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Average accounting return

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Average accounting return

The average accounting return (AAR) is the average project earnings after taxes and depreciation, divided by the average book value of the investment during its life.[1]

There are three steps to calculating the AAR.

First, determine the average net income of each year of the project's life. Second, determine the average investment, taking depreciation into account. Third, determine the AAR by dividing the average net income by the average investment.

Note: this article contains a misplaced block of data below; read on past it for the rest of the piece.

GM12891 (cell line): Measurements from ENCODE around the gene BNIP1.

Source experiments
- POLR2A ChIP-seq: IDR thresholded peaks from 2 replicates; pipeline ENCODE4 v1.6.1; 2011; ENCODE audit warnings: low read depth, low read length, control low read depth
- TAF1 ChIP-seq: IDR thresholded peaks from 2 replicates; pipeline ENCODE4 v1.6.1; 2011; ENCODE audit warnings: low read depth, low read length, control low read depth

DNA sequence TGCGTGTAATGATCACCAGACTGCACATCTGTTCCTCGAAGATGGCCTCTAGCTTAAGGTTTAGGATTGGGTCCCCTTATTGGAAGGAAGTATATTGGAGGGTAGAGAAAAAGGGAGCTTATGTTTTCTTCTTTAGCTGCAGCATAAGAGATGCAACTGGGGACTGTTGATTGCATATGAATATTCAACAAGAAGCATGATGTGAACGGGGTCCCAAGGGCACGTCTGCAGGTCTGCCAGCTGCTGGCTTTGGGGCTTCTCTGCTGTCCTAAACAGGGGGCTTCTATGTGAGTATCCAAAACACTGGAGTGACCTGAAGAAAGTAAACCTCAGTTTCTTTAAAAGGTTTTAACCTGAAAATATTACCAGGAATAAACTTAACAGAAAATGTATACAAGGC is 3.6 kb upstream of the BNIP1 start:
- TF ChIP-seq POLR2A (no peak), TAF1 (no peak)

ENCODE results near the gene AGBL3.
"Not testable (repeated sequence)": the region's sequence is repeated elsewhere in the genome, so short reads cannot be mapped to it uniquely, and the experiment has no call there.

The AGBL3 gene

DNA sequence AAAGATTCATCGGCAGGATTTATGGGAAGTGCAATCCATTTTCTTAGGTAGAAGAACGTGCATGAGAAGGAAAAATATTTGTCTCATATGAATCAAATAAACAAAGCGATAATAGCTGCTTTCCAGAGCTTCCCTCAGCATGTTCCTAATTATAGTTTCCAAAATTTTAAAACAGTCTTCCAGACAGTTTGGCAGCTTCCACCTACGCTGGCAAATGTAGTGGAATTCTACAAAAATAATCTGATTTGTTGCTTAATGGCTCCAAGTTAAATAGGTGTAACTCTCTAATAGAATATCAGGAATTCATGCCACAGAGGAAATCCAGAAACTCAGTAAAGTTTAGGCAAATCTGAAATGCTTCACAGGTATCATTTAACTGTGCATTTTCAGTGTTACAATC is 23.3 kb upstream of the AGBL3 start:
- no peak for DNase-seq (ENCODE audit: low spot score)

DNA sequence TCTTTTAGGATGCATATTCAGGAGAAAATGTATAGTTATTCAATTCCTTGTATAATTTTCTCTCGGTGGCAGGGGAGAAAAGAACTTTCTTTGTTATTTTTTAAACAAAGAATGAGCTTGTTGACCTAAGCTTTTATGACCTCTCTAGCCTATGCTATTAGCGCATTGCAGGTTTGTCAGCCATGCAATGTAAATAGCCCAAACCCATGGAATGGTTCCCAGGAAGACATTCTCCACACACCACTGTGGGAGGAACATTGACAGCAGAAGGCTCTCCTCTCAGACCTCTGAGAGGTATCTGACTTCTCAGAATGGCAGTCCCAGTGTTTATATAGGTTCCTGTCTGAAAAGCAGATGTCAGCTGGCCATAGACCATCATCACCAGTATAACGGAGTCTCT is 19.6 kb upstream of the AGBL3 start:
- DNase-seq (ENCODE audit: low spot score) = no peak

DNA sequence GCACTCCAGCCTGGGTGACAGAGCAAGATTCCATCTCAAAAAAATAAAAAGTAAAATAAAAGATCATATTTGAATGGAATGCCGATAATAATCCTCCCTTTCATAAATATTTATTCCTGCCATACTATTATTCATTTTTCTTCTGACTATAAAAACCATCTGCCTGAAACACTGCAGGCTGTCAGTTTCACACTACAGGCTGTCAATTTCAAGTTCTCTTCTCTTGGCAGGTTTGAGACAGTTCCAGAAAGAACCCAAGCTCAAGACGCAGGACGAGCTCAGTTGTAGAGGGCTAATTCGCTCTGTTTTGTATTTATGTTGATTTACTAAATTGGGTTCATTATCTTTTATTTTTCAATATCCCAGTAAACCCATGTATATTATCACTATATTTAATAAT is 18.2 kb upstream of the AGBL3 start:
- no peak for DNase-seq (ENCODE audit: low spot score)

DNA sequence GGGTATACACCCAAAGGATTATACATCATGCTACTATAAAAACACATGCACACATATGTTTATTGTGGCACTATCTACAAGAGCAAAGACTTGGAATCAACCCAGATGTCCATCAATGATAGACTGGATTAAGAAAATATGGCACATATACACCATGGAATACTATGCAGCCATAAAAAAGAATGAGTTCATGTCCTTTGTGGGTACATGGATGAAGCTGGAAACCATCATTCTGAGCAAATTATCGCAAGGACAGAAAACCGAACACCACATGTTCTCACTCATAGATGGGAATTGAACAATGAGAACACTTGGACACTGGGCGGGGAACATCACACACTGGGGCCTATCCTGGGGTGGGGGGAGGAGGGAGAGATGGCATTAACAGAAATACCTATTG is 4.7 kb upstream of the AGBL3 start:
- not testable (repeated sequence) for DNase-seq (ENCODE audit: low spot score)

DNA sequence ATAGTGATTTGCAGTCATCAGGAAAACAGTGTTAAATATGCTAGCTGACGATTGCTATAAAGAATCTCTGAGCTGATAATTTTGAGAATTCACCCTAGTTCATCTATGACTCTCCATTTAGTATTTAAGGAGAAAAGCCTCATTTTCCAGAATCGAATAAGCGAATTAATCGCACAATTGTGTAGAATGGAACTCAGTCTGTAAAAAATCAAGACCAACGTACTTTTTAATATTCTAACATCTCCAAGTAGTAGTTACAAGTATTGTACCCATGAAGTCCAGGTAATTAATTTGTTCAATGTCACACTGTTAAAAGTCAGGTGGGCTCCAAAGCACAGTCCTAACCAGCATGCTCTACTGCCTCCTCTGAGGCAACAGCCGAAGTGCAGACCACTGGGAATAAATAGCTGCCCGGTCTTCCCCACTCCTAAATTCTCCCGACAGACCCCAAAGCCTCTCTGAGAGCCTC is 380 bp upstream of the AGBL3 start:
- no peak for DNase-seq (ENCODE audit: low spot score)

Average accounting return does have a disadvantage; it does not take time value of money into account. Therefore, there is no clear indication of profitability.

References

  1. ^ Ross, Stephen A., Randolph W. Westerfield, and Jeffrey Jaffe. (2008). Corporate Finance. McGraw-Hill/Irwin. p. 166. ISBN . 
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